roger bannister, athlete, running, oxford, four-minute mile

Roger Bannister becomes the first person to break the four-minute mile, running anti-clockwise, at the Iffley Road track in Oxford on 6 May 1954, in a time of 3 min 59.4 sec

Athletes on tracks throughout the world run in an anti-clockwise direction. ‘Left hand inside’ was adopted at the first London Olympics in 1908 and it has been used ever since. However the UK Amateur Athletic Association left open the choice of direction and as late as 1948, Oxford University athletes still ran clockwise. Some of the reasons advanced for this are, firstly, that with the majority of humans being right-handed, the same applies to your feet, so you push off with your right foot, and you are automatically steered in an anti-clockwise direction. Secondly, with the heart being on the left-hand side of our bodies, running anti-clockwise is more comfortable and reduces the stress on the heart.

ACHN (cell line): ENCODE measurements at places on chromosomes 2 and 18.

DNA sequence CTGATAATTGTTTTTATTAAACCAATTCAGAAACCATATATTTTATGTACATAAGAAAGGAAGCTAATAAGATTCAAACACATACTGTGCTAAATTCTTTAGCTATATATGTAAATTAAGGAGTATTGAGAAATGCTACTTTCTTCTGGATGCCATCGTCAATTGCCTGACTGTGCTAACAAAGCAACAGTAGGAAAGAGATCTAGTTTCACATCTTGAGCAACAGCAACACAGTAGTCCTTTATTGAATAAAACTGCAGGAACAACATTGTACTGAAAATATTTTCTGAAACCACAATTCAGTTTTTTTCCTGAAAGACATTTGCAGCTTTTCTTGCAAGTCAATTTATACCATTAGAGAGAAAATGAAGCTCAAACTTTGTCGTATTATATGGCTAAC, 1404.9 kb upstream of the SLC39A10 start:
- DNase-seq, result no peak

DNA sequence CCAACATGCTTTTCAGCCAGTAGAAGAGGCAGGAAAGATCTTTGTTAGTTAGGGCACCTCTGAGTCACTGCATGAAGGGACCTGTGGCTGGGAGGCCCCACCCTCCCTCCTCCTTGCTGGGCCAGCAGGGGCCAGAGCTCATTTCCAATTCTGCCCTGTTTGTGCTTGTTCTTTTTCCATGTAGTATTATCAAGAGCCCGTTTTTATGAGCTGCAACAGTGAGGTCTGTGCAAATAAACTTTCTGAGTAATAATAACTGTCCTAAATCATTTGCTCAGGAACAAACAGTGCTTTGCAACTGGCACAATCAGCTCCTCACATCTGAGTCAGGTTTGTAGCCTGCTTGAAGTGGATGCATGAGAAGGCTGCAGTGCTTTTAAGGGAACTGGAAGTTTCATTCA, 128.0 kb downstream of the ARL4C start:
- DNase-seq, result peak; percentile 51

One study though showed that statistically people tend to turn left more easily than right, although the variability is large. This may suggest that running in a left-hand turn (anti-clockwise) is easier than in a right-hand turn (clockwise). But why? Well the study concluded that ‘veering is related to a sense of straight ahead that could be shaped by vestibular inputs’. Whatever that means, it suggests that the two reasons given earlier are incorrect.

The anti-clockwise rule also applies to ice-skating, roller-skating, ballroom dancing, and apparently to aircraft in the circuit waiting to land. But this doesn’t seem to prove much as it doesn’t apply to horse-racing, which can be clockwise or anti-clockwise, nor to motor racing, which is predominantly run clockwise.

But for the children going round the Memorial Fountain, it does seem that anti-clockwise is their preferred direction.